With NIL in place, Clemson might need its small town more than ever

With NIL in place, Clemson might need its small town more than ever

Football

With NIL in place, Clemson might need its small town more than ever

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One of the things that makes Clemson so alluring to anyone who visits is the size of the town.

The city of Clemson is truly a college town in every sense of the word. When school is not in session, the town holds just a little more than 16,000 residents.

The main street of downtown runs right into Clemson University. Only two major highways lead into Clemson, and it sits about 20 miles off the interstate. No one comes to Clemson by accident.

But as great and alluring as Clemson is as it sits on the base of the Blue Ridge Mountains in South Carolina, will it be detrimental in the high-stakes world of college recruiting where the stakes are even higher with the new name, image and likeness laws that went into effect on Thursday.

“You get into the size of a school, enrollment, the alumni base, geography … We are a college town here, where other schools are more in urban environments,” said Clemson’s Deputy Athletic Director Graham Neff. “Is it better to be a college town, where we are the biggest deal in town – Clemson Athletics, Clemson Football and Clemson basketball? We are a big deal.

“But if you are at Georgia Tech, my alma mater, it is really saturated. There are professional sports – Falcons, Braves, Hawkes, whatever. But there is more marketplace. There are more opportunities. So, I am really curious to see how it unfolds with the big fish in a small pond or maybe a medium fish in a big pond, whatever analogy you want to go with.”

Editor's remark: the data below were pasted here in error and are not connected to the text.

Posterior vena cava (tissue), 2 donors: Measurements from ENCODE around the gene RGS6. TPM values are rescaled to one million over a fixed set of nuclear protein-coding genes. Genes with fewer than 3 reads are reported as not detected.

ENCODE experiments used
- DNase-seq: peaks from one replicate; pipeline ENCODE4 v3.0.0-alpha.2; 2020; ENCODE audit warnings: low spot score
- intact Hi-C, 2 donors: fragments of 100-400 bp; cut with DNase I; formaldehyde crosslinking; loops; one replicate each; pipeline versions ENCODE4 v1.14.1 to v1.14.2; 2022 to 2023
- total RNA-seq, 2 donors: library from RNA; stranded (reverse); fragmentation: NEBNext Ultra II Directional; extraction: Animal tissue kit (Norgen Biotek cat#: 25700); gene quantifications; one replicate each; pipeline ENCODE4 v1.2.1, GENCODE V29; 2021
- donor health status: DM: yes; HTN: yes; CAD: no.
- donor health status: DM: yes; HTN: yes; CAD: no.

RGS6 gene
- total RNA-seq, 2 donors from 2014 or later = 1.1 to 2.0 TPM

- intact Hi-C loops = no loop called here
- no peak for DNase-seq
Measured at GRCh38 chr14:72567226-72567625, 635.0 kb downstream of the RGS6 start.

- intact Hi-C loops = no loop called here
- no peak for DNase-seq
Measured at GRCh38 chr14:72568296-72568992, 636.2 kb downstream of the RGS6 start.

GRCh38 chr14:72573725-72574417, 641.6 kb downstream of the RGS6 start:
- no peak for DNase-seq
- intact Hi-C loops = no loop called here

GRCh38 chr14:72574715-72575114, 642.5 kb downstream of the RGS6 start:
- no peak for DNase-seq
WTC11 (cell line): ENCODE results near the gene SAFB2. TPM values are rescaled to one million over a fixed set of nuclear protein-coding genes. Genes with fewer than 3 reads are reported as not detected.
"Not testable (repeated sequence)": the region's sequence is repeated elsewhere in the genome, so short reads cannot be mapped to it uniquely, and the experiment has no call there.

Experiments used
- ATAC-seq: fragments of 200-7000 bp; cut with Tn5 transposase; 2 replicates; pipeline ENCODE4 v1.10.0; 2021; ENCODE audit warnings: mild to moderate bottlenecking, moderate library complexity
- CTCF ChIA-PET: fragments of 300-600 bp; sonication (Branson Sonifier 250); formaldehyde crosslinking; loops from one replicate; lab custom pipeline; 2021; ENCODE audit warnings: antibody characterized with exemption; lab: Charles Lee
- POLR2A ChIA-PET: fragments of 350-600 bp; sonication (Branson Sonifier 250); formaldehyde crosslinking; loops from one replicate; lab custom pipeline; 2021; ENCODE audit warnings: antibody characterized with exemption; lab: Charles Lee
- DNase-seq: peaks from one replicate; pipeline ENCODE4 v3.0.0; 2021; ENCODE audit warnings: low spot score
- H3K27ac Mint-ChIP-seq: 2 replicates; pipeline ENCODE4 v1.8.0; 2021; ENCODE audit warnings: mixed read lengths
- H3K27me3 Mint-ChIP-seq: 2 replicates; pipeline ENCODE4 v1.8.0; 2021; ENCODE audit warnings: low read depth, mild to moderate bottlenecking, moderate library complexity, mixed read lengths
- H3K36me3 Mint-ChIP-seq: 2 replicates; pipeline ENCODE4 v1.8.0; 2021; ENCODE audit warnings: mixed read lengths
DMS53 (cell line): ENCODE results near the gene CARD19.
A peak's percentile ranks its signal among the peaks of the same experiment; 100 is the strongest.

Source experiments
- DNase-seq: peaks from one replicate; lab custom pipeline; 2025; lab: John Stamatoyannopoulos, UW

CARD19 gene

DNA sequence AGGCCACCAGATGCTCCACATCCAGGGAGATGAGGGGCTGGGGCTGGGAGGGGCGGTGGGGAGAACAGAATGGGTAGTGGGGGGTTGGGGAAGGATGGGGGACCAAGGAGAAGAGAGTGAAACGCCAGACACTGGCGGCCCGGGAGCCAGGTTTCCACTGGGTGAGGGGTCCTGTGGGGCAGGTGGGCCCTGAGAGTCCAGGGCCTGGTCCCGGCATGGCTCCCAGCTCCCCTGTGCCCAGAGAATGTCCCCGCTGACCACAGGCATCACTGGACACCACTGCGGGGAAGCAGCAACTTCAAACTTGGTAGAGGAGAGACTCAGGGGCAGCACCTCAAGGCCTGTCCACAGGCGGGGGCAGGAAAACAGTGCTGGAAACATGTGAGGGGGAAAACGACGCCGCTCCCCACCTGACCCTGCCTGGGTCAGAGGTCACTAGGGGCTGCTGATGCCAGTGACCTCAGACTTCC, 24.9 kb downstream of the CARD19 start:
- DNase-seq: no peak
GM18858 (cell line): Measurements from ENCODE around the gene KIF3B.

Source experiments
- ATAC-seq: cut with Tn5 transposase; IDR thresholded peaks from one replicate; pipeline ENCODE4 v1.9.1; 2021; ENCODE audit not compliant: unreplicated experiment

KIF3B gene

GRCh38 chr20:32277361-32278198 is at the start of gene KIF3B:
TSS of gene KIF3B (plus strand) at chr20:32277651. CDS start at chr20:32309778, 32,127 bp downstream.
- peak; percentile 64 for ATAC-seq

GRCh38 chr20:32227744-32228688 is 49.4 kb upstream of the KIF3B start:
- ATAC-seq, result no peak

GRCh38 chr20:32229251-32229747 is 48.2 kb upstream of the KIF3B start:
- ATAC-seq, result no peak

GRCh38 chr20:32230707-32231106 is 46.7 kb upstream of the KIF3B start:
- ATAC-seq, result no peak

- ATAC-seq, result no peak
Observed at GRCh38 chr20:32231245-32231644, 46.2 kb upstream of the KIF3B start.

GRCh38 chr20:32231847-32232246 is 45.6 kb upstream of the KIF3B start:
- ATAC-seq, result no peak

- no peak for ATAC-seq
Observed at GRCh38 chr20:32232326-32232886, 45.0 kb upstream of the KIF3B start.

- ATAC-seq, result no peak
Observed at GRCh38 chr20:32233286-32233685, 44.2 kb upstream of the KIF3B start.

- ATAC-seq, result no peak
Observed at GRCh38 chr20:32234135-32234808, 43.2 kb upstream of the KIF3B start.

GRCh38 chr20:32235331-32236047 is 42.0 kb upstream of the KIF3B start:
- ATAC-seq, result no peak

On Wednesday, the NCAA changed its bylaws, allowing student-athletes the ability to make money off their NIL. The state of South Carolina followed suit, as Attorney General Alan Wilson certified the bill and put it into effect on Thursday.

These measures will allow Clemson to compete in the ever-changing-landscape of recruiting, but will schools with bigger alumni and in bigger cities have an advantage when it comes to offering student-athletes more opportunities?

“Maybe there are places in the middle that have a pretty big area, but not as saturated, like Louisville, Kentucky or Columbus, Ohio, where there is not much of a professional presence, like Atlanta, for example,” Neff said. “Being an athlete at Louisville is actually a bigger deal.”

Clemson’s living alumni base is about 150,000, much smaller than some of the schools it competes against for some of the top recruits in the country. Neff says, more than ever, it is imperative that the city of Clemson and the surrounding communities are engaged with what is going on in college athletics.

Like Clemson Athletics needs the city of Clemson, the city of Clemson needs Clemson Athletics, too.

“This is live now and we want you to be active and engaged as a community. We want you to know you can have conversations and partnerships with our student-athletes,” Neff said.

The good news for Clemson is larger schools are not allowed to recruit and entice student-athletes with promises of big money and endorsement deals while they are in high school.

“It is very clear, any recruiting inducement will cause eligibility issues,” Neff said. “That is one of the things the NCAA has continued to draw a hard line on, so that is where we have to have a lot of compliance.”

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